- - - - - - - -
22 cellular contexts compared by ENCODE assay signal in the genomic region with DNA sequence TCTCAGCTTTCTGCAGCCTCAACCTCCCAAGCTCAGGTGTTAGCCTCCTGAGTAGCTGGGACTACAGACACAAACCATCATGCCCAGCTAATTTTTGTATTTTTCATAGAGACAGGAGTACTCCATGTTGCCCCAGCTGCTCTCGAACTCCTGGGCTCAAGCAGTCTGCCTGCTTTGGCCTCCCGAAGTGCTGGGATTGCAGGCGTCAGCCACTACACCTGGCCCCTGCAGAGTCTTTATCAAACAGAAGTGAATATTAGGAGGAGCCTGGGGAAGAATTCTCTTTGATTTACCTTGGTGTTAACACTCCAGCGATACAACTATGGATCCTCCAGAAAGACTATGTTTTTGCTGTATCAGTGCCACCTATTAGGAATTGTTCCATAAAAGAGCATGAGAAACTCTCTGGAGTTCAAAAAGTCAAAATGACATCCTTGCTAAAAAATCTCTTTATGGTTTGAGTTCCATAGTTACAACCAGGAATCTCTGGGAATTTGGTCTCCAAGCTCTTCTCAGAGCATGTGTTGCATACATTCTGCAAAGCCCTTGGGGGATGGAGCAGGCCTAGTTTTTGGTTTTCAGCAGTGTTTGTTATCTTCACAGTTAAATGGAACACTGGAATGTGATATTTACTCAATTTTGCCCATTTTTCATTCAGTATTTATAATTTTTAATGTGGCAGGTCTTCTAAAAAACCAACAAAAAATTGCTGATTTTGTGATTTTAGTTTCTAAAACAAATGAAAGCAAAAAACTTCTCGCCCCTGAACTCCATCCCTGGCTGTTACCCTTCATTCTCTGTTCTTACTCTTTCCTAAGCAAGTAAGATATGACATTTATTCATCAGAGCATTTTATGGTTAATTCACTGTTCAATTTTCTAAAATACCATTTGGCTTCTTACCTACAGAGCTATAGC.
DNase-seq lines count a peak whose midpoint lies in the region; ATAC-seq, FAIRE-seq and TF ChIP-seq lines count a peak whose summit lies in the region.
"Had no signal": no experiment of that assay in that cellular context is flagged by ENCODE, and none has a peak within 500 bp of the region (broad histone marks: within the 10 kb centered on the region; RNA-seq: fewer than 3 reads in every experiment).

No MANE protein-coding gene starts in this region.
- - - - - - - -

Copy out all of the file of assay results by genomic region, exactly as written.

22 cellular contexts compared by ENCODE assay signal in the genomic region with DNA sequence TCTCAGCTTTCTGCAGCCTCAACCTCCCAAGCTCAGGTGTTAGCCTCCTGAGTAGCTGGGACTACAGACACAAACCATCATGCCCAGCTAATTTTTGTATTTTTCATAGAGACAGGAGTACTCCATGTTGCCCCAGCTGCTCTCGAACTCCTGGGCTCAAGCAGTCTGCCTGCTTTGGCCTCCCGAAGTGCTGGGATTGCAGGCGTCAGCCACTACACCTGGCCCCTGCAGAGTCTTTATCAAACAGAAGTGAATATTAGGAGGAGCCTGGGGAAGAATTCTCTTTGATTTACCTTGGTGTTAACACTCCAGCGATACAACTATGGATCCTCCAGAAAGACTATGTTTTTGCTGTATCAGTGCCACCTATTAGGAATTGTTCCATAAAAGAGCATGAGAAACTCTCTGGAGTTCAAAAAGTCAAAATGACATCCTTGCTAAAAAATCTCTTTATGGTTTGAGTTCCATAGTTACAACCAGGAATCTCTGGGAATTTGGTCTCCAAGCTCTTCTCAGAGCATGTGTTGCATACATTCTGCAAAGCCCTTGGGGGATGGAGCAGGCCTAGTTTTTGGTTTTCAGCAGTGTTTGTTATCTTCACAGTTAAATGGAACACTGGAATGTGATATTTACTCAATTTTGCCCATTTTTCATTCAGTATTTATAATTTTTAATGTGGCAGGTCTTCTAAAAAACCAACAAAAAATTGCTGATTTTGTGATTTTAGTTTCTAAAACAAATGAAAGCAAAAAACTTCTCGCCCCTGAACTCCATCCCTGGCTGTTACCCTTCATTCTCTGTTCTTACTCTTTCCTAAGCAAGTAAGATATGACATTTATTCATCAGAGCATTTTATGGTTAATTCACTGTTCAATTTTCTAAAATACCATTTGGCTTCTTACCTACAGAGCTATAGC.
DNase-seq lines count a peak whose midpoint lies in the region; ATAC-seq, FAIRE-seq and TF ChIP-seq lines count a peak whose summit lies in the region.
"Had no signal": no experiment of that assay in that cellular context is flagged by ENCODE, and none has a peak within 500 bp of the region (broad histone marks: within the 10 kb centered on the region; RNA-seq: fewer than 3 reads in every experiment).

No MANE protein-coding gene starts in this region.